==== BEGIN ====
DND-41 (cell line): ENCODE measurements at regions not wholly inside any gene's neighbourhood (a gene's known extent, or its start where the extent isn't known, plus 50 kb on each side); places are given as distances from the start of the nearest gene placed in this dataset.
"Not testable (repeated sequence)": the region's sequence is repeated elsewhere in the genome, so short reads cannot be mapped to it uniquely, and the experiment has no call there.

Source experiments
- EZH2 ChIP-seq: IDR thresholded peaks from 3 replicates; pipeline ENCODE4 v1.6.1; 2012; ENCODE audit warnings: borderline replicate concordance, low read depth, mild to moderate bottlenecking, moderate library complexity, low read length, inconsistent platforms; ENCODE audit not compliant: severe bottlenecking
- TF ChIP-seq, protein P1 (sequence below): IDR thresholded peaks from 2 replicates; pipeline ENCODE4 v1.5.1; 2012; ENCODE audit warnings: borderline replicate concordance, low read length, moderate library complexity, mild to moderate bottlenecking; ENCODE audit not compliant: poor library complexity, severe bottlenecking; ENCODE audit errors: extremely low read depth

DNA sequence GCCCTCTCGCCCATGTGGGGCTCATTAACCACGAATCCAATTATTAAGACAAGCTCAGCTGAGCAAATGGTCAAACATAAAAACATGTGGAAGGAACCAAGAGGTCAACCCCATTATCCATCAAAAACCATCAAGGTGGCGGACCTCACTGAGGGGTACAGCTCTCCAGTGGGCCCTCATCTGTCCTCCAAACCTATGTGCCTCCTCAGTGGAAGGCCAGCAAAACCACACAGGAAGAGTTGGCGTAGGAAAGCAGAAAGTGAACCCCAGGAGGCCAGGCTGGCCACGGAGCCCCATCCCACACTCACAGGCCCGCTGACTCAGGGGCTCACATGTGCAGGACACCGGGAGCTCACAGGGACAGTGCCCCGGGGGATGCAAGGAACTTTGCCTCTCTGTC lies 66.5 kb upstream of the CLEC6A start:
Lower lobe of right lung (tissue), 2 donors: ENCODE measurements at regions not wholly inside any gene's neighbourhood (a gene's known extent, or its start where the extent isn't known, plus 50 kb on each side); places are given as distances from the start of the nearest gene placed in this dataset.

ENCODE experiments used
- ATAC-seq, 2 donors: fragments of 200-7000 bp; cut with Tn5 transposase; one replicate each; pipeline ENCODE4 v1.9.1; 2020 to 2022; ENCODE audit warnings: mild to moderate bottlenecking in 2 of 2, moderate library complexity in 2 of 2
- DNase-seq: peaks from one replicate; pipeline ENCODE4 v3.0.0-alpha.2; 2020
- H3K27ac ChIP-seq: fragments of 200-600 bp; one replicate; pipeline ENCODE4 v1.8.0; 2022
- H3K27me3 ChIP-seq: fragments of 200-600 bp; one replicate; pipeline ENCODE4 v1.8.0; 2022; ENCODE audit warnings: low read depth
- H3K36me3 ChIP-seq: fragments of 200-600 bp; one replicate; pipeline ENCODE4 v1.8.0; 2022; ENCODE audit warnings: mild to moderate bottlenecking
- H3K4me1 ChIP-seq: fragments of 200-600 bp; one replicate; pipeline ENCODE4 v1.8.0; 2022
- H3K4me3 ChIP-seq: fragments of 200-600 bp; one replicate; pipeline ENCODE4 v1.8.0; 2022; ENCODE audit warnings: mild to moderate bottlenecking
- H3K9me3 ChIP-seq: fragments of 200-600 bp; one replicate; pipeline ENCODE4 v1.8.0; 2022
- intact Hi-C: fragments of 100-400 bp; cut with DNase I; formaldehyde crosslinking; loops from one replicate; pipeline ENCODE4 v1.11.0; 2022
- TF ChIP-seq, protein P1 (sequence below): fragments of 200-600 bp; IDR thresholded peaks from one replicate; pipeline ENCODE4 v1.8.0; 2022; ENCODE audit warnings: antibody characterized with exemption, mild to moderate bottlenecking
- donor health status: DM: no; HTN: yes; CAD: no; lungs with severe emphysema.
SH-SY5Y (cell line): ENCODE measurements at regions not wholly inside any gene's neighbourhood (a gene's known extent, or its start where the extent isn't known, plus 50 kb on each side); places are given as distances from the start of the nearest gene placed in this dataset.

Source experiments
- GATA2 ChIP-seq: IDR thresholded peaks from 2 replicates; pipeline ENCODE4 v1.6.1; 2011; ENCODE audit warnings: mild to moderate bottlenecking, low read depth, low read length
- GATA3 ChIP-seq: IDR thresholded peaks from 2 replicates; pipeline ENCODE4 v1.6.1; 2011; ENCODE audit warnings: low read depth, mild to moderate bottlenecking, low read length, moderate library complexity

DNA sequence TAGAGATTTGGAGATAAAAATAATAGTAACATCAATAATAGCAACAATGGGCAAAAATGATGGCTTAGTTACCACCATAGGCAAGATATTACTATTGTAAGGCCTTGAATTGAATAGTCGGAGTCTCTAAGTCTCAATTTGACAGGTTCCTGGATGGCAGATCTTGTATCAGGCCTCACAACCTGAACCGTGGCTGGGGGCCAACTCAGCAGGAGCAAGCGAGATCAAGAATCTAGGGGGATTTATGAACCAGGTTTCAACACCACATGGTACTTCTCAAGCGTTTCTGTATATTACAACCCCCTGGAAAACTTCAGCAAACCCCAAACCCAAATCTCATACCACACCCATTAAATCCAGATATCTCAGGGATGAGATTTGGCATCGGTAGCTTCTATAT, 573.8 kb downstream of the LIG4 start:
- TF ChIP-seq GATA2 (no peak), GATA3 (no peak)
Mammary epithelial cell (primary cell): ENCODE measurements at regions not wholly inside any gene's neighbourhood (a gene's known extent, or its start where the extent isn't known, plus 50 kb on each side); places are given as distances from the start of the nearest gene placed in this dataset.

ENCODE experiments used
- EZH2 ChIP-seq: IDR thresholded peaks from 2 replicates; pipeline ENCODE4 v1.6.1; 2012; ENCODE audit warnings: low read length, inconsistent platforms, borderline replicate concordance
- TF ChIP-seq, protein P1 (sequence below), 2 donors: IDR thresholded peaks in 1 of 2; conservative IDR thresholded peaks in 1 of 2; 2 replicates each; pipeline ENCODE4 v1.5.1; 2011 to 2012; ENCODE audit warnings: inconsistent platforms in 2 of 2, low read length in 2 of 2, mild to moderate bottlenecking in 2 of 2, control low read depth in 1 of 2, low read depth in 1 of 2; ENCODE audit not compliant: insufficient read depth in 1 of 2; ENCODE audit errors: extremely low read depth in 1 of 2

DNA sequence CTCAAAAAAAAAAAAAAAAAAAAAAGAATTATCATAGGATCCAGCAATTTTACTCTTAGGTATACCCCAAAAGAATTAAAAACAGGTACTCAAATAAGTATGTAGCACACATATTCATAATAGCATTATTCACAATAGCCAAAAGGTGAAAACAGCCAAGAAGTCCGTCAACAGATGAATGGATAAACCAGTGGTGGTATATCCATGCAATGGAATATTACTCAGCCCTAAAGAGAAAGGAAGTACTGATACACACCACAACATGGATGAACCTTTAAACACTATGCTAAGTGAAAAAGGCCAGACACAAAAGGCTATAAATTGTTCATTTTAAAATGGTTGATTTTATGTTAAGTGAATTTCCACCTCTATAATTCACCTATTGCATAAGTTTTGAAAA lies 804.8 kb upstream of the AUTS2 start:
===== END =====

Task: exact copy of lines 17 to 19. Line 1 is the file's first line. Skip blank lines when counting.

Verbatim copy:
- intact Hi-C: fragments of 100-400 bp; cut with DNase I; formaldehyde crosslinking; loops from one replicate; pipeline ENCODE4 v1.11.0; 2022
- TF ChIP-seq, protein P1 (sequence below): fragments of 200-600 bp; IDR thresholded peaks from one replicate; pipeline ENCODE4 v1.8.0; 2022; ENCODE audit warnings: antibody characterized with exemption, mild to moderate bottlenecking
- donor health status: DM: no; HTN: yes; CAD: no; lungs with severe emphysema.